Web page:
WASHINGTON, Feb 24 (Reuters) - Baltimore library chief Carla Hayden, a defender of library users' freedom from surveillance, was nominated by President Barack Obama on Wednesday to be Librarian of Congress, the first African-American and first woman in the post.
Hayden, who since 1993 has served as chief executive of the Enoch Pratt Free Library, Baltimore's public library system, is renowned for modernizing libraries so that users can take part in the digital culture, Obama said in a statement.
"She has the proven experience, dedication and deep knowledge of our nation's libraries to serve our country well," Obama said in a statement.
Hayden would replace Acting Librarian David Mao, who stepped in after James Billington retired in October after 28 years running the world's largest library. If confirmed by Congress, Hayden would be the 14th Librarian of Congress.
American Library Association President Sari Felman praised the nomination, saying in a statement: "The president could not have made a better choice."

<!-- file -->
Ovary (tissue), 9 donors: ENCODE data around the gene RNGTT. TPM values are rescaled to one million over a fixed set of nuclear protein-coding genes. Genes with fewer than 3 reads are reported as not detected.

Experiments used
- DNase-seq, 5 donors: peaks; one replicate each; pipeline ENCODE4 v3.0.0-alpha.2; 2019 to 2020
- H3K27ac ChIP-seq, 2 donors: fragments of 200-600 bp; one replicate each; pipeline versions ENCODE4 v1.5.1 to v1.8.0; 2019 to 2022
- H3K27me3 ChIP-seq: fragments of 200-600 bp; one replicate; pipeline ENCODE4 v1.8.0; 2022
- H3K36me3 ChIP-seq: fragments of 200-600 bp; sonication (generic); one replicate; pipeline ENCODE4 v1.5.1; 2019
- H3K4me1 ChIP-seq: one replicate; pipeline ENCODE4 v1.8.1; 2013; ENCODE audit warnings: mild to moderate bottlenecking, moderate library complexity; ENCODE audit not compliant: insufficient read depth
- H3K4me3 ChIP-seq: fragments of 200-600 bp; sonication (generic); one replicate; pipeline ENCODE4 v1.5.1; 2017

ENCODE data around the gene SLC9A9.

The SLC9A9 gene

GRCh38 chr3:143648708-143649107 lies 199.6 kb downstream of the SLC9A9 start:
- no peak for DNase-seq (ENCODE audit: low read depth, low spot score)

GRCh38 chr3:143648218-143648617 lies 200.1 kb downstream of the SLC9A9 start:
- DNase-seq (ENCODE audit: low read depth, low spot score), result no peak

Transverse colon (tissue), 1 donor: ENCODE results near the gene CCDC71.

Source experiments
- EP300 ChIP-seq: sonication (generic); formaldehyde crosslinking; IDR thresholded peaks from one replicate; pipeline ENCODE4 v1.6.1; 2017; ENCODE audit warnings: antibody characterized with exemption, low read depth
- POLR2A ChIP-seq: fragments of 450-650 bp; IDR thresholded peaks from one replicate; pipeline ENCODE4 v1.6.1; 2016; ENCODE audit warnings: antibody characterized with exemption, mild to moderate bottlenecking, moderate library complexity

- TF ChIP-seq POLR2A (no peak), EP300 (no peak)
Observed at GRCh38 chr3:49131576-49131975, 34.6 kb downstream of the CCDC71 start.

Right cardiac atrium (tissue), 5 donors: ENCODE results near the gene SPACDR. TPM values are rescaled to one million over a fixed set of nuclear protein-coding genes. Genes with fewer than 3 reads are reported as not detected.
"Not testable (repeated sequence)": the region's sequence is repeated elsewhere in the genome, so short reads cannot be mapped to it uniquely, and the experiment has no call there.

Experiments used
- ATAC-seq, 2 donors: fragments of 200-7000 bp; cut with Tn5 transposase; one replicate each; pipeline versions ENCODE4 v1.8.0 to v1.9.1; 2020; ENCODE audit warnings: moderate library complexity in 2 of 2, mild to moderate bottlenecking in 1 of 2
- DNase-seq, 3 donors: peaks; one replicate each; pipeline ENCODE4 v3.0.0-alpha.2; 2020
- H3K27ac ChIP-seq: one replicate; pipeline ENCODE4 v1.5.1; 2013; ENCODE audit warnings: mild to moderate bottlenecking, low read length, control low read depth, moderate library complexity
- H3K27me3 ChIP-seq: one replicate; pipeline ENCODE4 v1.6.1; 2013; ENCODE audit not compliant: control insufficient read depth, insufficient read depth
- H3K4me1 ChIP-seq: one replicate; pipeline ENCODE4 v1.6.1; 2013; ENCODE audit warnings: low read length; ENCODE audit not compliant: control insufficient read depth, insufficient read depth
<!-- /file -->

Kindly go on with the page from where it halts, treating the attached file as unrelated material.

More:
As president of the American Library Association in 2003 to 2004, Hayden publicly opposed part of the Patriot Act, controversial legislation aimed at fighting extremism after the Sept. 11, 2001, attacks.
She objected in particular to a section of the act that gave the U.S. Justice Department and the Federal Bureau of Investigation the power to access library user records.
When then-Attorney General John Ashcroft said that the library association had been misled into opposing that part of the law, Hayden said the group was "deeply concerned that the attorney general should be so openly contemptuous" of librarians, the Library Journal reported.
After the criticism from Hayden, Ashcroft dropped his refusal to make public any information about the use of that section and said it had not been employed to get access to library records, the journal said.
Hayden is the former chief librarian of the Chicago Public Library, and was an assistant professor for library science at the University of Pittsburgh. Obama named her to the National Museum and Library Services Board in 2010.
The Library of Congress is the U.S.' oldest federal institution and has more than 158 million items. They include 36 million books and other print materials in 460 languages.
Congress established the library in 1800, but British troops burned the collection in 1814. President Thomas Jefferson offered his personal library of 6,500 books as a replacement and it is the foundation of the current collection. (Reporting by Ian Simpson, editing by G Crosse)
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